Doctor of Philosophy (PhD)
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This project’s long term goal was to improve English-as-a-Second-Language (ESL) nursing student retention. Improving the quality of multiple choice exams is a first crucial step. ESL students find multiple-choice exams to be one of the most challenging aspects of nursing school. One reason for this is the presence of linguistic errors in exam questions. Linguistic errors include: irrelevant question content, poor sentence structure, and culturally biased words or phrases. Non-ESL students are less affected because exams are written in their native language. Linguistic modification, as part of best practices in item writing, removes these types of errors. The U.S. Department of Education indicated that ESL students gained 6% points on linguistically modified mathematics exams in comparison to non-modified exams. The specific aim of this study was to compare exam scores of ESL to non-ESL nursing students on a standard multiple-choice exam compared to a linguistically modified exam. Current research highlights the needs of ESL nursing students along with the general role of linguistic modification. However, no identified quantitative studies evaluate the role of linguistic modification in nursing education. This study was unique in that it compared four subgroups of nursing students using an experimental method. Utilizing stratified randomization, nursing students were assigned to one of four subgroups. Two controls groups, ESL, and non-ESL students completed a standard exam of 50 questions. Two experimental groups, ESL and non-ESL students, took the same exam but with 50 linguistically modified questions.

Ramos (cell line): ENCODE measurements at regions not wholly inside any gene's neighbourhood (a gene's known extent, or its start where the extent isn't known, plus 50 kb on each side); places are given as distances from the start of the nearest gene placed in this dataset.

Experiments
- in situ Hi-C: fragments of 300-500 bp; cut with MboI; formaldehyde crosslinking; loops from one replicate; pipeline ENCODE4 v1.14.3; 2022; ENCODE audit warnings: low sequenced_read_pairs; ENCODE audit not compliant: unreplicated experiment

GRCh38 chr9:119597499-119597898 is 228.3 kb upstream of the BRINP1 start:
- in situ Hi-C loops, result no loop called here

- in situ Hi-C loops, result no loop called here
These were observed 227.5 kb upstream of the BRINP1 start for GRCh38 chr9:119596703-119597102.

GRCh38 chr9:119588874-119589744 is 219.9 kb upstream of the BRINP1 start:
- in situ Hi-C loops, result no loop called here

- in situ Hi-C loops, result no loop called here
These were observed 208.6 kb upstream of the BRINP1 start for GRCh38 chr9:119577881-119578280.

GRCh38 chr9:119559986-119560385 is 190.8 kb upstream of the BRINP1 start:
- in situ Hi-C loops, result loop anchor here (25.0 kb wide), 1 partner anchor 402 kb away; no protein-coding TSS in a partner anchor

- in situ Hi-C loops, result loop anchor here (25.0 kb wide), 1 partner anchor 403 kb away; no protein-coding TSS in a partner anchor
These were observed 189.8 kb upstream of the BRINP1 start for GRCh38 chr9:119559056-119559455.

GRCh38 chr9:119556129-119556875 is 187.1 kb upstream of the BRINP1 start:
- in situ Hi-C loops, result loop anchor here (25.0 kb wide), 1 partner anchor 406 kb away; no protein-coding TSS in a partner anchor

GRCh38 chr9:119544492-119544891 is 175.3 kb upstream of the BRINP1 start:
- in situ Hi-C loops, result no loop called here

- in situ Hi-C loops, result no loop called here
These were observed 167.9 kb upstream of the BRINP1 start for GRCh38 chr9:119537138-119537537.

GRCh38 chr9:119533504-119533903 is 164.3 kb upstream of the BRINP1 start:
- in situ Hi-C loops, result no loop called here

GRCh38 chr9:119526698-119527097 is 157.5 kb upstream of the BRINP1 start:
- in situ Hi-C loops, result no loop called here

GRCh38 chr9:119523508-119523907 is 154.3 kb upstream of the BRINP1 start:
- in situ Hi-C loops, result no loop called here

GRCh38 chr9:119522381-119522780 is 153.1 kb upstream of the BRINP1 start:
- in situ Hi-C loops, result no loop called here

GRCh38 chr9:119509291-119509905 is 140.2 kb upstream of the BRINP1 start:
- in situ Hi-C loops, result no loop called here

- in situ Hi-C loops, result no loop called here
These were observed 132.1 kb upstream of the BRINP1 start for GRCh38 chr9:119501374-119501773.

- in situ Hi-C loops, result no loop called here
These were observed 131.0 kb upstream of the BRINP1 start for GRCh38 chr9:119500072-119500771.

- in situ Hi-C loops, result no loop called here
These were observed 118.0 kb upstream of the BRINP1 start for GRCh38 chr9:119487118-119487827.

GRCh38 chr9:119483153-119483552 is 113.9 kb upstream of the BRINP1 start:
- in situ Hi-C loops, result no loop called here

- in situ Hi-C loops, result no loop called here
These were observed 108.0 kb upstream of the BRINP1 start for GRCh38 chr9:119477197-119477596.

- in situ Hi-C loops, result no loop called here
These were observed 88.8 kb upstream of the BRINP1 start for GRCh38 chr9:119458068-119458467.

There were 67 ESL students that took the experimental (linguistically modified) exam. Sixty-eight (68) ESL students completed the control (standard) exam. There were 252 non-ESL students that took the experimental exam and 257 non-ESL students that completed the control exam. Confounding variables were identified as GPA and program type (BSN and ADN). A 2x2 ANCOVA model was used for statistical analysis. The observed mean for the ESL students on the experimental exam was 69.94. The non-ESL students demonstrated an observed mean of 72.08 on the experimental exam. The observed mean for the ESL students on the control exam was 69.34 and non-ESL students 71.61. The combined means for both the experimental and control exam was 71.84 for the non-ESL students and 69.64 for the ESL students. The difference in observed means between the experimental exam and control exam for the ESL students indicate a 0.6% increase in the mean score. The non-ESL students had a 0.48% increase in mean score between the experimental and control exams. Students completed the experimental exam in 10% less time than the students that completed the control exam. The BSN students had a combined 3% increase in mean score over the ADN participants.
This research demonstrates several benefits from linguistic modification to nursing education. Students perceive linguistically modified exam questions to be clearer than non-modified questions, linguistic modification resulted in higher exam scores for ESL and non-ESL students, and finally linguistic modification resulted in decreased test completion time.
English as a second language; English language — Study and teaching — Foreign speakers; Item writing; Linguistic modification; Multiple-choice examinations; Multiple choice test; Nursing – Study and teaching; Nursing education; Nursing students
Education | Higher Education | Linguistics | Nursing | Other Nursing
Moore, Brenda Strauch, "Survival of the Fittest: The Role of Linguistic Modification in Nursing Education" (2015). UNLV Theses, Dissertations, Professional Papers, and Capstones. 2394.